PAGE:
AHS English Update


Shelbee Burke, Web Editor

This semester, there has been a change in the English curriculum. Rather than a full year of standard English separated by grade, first semester was taught by through a typical English setting and second semester is an English elective. Students could choose between a variety of classes that can meet their interests. This new way of teaching helps students stay engaged in what they are learning about. 

Classes are taught by the four teachers in the English department, senior teacher Mrs. Ramos, junior teacher Ms. Smith, sophomore teacher Mr. Wurdeman and freshman teacher Mrs. Green. All electives can be taken by any student in any grade. Smith explained, “All of the main English skills will be taught, just in a different way.”

Smith explained why the decision was made to make the change saying, “It came up in our department discussion one semester that we know there are a lot of kids where English is not their favorite subject, kids that don’t like to read or write maybe. We thought well what if we offered more classes where kids had a choice.” Wurdeman agreed with this explaining, “There isn’t a lot of choice for electives here for kids and there could be more so we came up with the idea of this so that it adds more choice for kids.” Smith continued remarking, “Teachers decided ‘what do I love that I want to teach’, so we had all of these ideas but then we didn’t know how to execute them. That’s where the whole country school setup came. It’ll take some getting used to from the students and the teachers but it’s doable.”

The classes offered by Ramos this semester include Women’s Literature, Cultural Literature and ACT English Prep. She said, “My ACT English is about all of the ins and outs of the reading, writing and English portions of the ACT. [It’s about] Practicing and figuring out strategies to knock out the test.” She continued saying, “Women’s literature is reading books that have to do with women: women authors or women main characters. We’re reading Secret Life of Bees, The Help, those kinds of books.” She explained her final class saying, “Cultural Literature is the same kind of concept as Women’s. We’re mainly going to be reading. But they are going to be books that are more culturally diverse, whether it’s on Germany Nazi culture or Afghani culture.”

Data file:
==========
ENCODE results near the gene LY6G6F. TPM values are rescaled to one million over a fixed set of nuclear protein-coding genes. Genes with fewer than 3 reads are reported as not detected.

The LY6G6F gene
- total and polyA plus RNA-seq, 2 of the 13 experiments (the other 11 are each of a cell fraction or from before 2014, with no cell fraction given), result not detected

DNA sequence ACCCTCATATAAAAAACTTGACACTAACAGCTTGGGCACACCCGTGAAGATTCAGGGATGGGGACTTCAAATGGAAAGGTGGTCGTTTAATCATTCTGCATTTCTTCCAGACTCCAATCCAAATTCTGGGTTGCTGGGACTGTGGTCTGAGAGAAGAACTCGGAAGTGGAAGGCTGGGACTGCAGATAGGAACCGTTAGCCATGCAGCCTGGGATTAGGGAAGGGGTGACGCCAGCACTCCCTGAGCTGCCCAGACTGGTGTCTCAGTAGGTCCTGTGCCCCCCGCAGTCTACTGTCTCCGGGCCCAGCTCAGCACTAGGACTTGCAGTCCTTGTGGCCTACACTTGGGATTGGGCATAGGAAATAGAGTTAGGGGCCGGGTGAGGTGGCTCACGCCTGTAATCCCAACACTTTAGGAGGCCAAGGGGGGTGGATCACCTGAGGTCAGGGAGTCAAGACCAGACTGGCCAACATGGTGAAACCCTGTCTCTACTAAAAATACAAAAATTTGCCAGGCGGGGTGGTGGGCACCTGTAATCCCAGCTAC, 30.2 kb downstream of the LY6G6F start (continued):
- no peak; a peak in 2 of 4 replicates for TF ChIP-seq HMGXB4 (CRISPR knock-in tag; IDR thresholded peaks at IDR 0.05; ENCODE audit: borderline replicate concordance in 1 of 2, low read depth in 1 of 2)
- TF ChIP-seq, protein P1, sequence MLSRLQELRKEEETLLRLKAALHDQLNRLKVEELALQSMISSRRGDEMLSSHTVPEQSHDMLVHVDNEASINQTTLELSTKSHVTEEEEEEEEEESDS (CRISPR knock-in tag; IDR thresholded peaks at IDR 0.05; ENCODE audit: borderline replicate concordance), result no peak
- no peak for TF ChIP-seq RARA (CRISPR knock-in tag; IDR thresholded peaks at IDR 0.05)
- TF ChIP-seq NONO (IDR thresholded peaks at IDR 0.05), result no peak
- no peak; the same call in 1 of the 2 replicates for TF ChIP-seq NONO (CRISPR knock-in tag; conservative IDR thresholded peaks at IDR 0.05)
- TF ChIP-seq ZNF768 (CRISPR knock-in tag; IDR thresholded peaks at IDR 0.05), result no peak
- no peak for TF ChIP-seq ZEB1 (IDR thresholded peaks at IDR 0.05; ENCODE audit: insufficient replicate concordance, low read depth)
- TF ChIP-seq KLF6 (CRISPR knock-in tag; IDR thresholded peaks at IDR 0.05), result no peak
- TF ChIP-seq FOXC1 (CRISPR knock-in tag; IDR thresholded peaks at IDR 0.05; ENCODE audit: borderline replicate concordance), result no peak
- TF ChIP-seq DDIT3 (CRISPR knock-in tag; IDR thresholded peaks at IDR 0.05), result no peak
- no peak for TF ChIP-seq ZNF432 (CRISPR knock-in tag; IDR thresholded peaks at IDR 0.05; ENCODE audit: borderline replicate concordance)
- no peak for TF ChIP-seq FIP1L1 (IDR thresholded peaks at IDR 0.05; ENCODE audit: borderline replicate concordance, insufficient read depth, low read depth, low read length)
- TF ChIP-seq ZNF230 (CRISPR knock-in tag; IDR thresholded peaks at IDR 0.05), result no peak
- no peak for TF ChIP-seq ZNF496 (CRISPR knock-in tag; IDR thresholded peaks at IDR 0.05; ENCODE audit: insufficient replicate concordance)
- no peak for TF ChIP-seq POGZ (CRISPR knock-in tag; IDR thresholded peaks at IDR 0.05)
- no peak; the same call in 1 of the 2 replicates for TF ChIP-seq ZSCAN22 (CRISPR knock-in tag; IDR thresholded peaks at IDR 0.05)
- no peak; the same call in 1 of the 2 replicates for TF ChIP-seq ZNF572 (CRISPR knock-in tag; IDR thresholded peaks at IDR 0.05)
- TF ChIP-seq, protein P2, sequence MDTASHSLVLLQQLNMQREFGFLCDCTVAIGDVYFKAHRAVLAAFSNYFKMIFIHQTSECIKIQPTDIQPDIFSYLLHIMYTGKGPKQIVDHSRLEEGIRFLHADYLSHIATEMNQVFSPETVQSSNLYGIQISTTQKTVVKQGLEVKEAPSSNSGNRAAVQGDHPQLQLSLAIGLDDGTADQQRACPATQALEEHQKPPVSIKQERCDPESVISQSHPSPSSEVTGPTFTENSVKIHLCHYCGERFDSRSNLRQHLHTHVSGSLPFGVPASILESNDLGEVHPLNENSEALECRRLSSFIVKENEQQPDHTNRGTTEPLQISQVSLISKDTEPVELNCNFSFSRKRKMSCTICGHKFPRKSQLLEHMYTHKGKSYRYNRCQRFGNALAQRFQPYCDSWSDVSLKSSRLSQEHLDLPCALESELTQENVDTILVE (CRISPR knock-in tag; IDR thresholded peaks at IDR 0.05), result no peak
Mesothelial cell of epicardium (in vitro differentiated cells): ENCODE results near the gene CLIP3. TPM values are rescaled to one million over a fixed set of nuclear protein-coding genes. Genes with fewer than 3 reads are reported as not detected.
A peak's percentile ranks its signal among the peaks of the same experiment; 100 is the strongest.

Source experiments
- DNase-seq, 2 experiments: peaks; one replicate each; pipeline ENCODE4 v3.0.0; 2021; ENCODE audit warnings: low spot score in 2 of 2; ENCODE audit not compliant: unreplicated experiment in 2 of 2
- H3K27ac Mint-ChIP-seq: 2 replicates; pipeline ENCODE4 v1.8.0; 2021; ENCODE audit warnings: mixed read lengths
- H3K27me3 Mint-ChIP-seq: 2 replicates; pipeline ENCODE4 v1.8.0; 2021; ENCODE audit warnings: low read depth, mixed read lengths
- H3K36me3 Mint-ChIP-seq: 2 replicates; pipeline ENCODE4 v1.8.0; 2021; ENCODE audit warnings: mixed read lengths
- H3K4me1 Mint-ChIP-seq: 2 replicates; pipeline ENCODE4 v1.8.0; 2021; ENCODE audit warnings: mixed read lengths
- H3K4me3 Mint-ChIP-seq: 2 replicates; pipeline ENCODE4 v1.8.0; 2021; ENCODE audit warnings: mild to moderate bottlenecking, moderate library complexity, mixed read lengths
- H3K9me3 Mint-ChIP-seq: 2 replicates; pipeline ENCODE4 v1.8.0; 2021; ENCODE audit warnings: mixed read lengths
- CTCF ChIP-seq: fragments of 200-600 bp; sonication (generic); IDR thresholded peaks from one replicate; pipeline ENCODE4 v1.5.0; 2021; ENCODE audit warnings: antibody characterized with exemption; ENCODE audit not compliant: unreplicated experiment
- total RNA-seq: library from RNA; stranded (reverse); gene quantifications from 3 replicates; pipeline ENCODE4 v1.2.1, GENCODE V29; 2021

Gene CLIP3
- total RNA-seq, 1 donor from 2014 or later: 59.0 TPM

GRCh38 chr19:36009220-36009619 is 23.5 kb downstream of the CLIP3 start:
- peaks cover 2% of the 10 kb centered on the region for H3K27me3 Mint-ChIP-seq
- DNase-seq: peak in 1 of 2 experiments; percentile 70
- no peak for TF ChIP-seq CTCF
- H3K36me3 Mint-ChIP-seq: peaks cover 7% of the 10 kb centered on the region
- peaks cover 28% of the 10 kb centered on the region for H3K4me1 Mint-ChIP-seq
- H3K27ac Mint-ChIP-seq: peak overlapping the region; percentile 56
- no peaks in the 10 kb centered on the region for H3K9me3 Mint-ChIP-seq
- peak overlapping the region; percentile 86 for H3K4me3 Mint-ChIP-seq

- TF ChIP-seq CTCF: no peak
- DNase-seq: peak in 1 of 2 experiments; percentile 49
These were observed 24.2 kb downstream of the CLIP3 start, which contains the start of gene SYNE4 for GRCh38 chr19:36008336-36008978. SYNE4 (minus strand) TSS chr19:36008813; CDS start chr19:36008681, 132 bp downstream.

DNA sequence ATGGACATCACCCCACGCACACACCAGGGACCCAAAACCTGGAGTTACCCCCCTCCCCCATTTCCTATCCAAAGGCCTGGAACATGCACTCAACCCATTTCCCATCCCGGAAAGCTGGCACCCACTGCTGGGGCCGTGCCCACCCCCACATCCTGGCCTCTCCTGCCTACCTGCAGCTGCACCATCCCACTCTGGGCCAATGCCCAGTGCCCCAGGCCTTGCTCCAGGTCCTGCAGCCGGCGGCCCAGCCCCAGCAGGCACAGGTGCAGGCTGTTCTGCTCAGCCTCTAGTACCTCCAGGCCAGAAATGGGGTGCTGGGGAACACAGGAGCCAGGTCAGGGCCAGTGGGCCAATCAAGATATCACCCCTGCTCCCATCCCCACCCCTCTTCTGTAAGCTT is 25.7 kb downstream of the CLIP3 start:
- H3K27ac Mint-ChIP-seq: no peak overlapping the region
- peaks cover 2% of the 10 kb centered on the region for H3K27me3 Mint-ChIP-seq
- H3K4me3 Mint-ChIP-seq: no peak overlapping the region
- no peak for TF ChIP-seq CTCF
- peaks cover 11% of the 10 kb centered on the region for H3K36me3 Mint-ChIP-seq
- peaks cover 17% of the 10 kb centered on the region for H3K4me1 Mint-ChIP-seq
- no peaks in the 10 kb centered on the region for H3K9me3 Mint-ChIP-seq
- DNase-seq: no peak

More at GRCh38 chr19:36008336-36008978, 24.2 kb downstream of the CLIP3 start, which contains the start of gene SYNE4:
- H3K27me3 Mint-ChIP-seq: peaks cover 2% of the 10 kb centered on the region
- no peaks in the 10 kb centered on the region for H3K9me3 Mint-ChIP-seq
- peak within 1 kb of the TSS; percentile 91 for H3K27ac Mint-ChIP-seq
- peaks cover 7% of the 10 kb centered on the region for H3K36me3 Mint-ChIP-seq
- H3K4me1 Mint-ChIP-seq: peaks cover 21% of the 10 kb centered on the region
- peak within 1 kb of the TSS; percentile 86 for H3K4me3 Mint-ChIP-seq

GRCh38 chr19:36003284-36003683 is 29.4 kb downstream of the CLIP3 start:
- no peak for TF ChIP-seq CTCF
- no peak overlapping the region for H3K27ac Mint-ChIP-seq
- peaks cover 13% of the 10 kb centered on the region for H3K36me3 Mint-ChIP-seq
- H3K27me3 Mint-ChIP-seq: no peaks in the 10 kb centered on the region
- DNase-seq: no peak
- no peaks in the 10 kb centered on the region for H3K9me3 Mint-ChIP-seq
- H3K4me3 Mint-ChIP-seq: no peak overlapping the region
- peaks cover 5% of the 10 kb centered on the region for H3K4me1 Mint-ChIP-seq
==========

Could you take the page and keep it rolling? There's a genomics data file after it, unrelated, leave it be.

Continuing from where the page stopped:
Ramos stated, “I’m excited for the Women’s and Cultural Literature because I’m hoping people signed up for them because they like to read and because they’ll find an enjoyment out of reading the topics they’re going to be reading about.”

Smith’s classes include Literature of Love, Transcendental Literature and Creative Writing: Author Study. She remarked that in Literature of Love students, “are learning all about love, healthy love, not healthy love, crazy love, the kind of love everyone dreams about. We will be reading three novels, the Great Gatsby, Ethan Frome and the play a Midsummer Night’s Dream, along with lots of short stories. Everyone wants a good kind of love in their life and it doesn’t have to be romantic love, it can be love of a friend, love of an animal. We are going to study the effects of love.” She continued explaining, “Then I have Transcendental Literature, which is probably one of my all-time favorite things to teach. It is studying the words of Emerson, Thoreau, Whitman, Dickenson and the Fireside Poets. [Students are] studying how we can be better people by following some basic principles, like getting out into nature and simplifying our lives. Right now with the chaos of all the things we have going on, I think that this class is going to be very important for students.” Smith said, “The other one I have is creative writing author study. That group is looking at famous poets; they’re studying the poet’s style and then they’re transferring that style into their own works. They will do a junk journal which is a way different process where they’re wrecking all the pages and tearing things apart. Kids are seeming to really like it.”